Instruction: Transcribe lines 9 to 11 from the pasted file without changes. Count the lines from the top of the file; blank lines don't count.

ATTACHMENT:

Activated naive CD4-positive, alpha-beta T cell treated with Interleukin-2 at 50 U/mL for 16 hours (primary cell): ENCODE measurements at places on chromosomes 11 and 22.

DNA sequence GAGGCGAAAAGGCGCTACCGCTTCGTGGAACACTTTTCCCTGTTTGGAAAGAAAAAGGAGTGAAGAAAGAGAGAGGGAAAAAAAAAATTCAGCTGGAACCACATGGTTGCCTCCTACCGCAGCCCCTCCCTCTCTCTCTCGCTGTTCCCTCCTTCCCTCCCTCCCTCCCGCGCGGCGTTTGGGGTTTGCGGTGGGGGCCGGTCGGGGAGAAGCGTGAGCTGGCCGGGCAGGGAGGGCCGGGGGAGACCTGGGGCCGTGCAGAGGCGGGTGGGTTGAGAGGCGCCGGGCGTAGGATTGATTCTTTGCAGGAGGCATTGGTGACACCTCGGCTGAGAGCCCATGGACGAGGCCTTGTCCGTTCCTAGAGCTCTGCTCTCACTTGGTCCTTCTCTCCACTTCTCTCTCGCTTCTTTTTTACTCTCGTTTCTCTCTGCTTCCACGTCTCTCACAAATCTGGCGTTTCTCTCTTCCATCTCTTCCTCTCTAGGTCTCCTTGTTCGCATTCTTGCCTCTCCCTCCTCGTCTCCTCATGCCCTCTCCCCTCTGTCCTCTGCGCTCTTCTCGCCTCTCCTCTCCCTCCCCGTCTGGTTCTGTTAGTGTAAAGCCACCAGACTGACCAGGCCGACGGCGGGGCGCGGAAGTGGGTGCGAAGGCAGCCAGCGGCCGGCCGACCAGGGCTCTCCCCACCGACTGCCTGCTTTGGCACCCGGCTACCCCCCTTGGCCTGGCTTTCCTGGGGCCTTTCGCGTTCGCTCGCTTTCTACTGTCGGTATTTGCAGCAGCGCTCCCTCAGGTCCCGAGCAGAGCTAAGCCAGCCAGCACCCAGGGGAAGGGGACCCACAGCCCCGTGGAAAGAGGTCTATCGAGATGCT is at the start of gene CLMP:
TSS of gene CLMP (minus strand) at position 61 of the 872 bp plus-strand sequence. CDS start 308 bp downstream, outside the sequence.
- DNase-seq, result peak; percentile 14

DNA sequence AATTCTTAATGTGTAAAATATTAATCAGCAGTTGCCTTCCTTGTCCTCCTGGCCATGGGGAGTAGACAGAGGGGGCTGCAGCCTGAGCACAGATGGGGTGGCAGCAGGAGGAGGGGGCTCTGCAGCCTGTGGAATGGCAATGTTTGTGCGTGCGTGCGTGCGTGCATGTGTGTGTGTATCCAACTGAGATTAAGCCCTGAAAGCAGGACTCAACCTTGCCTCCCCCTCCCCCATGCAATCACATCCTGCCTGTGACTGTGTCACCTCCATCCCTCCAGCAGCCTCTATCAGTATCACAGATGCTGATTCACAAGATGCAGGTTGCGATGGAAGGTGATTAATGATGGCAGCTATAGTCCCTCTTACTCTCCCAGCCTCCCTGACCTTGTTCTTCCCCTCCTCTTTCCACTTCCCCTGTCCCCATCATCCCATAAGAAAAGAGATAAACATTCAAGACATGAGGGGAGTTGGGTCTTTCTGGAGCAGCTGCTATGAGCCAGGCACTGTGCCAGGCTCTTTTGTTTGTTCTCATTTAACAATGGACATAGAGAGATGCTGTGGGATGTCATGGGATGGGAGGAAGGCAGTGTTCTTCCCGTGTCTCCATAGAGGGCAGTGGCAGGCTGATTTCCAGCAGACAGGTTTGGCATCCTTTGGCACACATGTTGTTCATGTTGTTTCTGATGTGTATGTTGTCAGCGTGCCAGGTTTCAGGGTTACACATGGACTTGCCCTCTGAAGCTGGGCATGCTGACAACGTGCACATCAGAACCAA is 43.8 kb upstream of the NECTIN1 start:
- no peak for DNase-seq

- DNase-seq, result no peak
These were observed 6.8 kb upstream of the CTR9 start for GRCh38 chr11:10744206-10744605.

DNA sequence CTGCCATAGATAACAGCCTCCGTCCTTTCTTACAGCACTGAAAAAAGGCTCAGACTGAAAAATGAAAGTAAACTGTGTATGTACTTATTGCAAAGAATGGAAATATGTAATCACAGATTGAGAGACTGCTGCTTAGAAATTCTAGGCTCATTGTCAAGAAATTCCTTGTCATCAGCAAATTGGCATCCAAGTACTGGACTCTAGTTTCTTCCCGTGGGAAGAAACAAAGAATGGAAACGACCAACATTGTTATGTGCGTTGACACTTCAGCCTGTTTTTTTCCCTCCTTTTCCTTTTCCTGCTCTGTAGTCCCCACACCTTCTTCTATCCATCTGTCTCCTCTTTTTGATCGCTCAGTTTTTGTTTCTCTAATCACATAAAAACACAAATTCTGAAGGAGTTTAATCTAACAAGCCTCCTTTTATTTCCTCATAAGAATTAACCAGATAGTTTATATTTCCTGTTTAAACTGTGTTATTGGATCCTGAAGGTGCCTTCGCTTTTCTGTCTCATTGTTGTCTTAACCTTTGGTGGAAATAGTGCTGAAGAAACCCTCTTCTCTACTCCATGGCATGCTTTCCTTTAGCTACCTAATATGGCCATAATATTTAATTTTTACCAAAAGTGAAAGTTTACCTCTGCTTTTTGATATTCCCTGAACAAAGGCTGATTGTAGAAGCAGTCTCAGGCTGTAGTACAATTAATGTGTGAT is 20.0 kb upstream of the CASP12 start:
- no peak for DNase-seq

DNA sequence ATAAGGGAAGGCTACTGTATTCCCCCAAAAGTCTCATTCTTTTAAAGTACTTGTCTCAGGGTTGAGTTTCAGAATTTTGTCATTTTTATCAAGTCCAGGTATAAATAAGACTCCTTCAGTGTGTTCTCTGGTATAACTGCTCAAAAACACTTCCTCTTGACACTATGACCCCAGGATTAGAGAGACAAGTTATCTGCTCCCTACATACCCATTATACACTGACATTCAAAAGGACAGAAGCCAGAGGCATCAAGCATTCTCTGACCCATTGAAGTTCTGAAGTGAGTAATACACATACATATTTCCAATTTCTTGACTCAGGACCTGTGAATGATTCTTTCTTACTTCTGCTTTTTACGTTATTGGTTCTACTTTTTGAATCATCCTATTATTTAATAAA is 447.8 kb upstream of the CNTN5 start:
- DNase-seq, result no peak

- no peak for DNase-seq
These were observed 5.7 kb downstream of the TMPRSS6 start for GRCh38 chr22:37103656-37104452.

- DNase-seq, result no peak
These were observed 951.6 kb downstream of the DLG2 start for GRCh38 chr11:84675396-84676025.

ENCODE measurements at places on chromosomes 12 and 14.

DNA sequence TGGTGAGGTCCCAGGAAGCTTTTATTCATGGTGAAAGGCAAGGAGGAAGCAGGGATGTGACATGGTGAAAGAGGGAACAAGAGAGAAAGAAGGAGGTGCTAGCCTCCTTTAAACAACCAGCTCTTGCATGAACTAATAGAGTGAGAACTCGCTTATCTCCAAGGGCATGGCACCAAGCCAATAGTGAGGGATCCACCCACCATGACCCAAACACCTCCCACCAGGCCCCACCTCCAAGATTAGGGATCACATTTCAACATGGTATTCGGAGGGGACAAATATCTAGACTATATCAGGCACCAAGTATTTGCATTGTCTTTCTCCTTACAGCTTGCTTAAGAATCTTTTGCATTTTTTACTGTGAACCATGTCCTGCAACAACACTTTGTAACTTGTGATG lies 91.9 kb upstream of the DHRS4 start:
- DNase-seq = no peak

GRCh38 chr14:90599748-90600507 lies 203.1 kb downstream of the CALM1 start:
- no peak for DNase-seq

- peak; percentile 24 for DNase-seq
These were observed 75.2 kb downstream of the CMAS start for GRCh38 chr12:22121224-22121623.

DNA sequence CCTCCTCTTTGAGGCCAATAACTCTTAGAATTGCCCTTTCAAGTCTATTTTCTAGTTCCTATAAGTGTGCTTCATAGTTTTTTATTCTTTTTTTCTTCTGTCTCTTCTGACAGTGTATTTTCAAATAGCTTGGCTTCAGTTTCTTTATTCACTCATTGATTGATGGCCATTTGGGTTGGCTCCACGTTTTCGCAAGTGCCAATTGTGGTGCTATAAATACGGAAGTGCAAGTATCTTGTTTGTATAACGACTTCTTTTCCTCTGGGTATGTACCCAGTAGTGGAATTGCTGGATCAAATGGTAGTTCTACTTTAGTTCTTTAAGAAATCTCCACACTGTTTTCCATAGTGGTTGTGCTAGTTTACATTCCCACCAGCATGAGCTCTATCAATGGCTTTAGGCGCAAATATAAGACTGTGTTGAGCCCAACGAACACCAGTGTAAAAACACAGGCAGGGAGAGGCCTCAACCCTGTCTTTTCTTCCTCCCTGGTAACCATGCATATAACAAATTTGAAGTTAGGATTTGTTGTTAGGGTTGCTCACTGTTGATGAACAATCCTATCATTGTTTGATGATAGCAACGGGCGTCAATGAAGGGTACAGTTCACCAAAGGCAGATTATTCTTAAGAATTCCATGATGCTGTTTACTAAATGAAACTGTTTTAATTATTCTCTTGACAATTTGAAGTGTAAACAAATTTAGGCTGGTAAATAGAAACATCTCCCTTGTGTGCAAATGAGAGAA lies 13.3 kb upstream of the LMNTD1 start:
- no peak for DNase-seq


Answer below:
DNA sequence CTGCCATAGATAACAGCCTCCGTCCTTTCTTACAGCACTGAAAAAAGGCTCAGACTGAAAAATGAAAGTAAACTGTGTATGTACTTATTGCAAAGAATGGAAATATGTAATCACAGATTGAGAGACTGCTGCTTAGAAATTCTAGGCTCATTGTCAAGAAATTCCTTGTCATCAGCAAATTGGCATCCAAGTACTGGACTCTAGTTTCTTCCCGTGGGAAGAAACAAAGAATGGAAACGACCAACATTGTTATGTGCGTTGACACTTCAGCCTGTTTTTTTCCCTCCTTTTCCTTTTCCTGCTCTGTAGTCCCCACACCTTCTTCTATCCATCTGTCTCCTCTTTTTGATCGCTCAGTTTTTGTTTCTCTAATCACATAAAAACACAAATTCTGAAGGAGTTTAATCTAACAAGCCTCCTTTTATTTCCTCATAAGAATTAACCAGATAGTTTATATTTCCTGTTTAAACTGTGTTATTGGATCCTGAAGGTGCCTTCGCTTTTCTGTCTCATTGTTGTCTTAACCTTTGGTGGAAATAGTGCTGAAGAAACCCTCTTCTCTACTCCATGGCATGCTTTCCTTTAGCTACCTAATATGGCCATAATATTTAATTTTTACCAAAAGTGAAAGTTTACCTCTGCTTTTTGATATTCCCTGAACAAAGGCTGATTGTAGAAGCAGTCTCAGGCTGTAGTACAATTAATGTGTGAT is 20.0 kb upstream of the CASP12 start:
- no peak for DNase-seq

DNA sequence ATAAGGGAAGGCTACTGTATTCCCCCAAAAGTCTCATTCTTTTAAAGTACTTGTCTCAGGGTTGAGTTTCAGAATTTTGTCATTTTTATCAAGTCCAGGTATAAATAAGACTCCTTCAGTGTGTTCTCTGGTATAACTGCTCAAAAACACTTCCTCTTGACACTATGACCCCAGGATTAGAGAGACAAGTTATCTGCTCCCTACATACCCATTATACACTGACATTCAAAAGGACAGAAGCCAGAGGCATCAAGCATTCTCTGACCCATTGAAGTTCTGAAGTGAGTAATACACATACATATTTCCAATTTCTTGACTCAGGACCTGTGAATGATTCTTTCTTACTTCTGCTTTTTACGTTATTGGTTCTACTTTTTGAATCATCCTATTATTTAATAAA is 447.8 kb upstream of the CNTN5 start: